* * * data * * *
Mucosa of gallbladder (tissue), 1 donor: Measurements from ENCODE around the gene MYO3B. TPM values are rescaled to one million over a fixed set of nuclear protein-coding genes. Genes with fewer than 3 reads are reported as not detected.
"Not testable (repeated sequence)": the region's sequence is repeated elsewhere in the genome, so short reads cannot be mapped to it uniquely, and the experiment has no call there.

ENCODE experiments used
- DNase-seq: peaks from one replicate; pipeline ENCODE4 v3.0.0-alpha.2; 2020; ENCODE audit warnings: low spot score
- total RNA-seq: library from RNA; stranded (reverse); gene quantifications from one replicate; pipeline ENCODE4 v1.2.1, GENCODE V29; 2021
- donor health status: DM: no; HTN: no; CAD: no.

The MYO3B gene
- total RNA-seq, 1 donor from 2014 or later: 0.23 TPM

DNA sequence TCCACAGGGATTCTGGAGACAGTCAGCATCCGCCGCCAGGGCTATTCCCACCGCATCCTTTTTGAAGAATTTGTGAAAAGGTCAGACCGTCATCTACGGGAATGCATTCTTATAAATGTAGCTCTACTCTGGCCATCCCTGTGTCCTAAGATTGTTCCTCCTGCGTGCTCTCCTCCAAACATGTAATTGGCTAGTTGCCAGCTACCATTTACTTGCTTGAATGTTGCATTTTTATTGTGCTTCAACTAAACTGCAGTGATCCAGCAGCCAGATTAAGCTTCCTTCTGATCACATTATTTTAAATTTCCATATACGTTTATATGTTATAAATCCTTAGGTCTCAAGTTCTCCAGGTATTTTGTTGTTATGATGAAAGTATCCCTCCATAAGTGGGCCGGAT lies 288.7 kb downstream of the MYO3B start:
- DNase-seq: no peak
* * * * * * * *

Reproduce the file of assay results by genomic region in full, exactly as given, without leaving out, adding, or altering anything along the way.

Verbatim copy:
Mucosa of gallbladder (tissue), 1 donor: Measurements from ENCODE around the gene MYO3B. TPM values are rescaled to one million over a fixed set of nuclear protein-coding genes. Genes with fewer than 3 reads are reported as not detected.
"Not testable (repeated sequence)": the region's sequence is repeated elsewhere in the genome, so short reads cannot be mapped to it uniquely, and the experiment has no call there.

ENCODE experiments used
- DNase-seq: peaks from one replicate; pipeline ENCODE4 v3.0.0-alpha.2; 2020; ENCODE audit warnings: low spot score
- total RNA-seq: library from RNA; stranded (reverse); gene quantifications from one replicate; pipeline ENCODE4 v1.2.1, GENCODE V29; 2021
- donor health status: DM: no; HTN: no; CAD: no.

The MYO3B gene
- total RNA-seq, 1 donor from 2014 or later: 0.23 TPM

DNA sequence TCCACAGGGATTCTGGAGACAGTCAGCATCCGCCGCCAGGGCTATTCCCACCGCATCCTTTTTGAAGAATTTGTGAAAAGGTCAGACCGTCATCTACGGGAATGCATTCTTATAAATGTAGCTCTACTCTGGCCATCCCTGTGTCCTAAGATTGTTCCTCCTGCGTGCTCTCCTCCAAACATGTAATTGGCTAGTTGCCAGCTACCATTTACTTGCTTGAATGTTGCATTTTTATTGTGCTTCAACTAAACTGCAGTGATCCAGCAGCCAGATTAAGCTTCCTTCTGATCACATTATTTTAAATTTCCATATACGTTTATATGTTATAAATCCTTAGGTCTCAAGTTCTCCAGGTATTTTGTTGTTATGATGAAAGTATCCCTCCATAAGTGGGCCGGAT lies 288.7 kb downstream of the MYO3B start:
- DNase-seq: no peak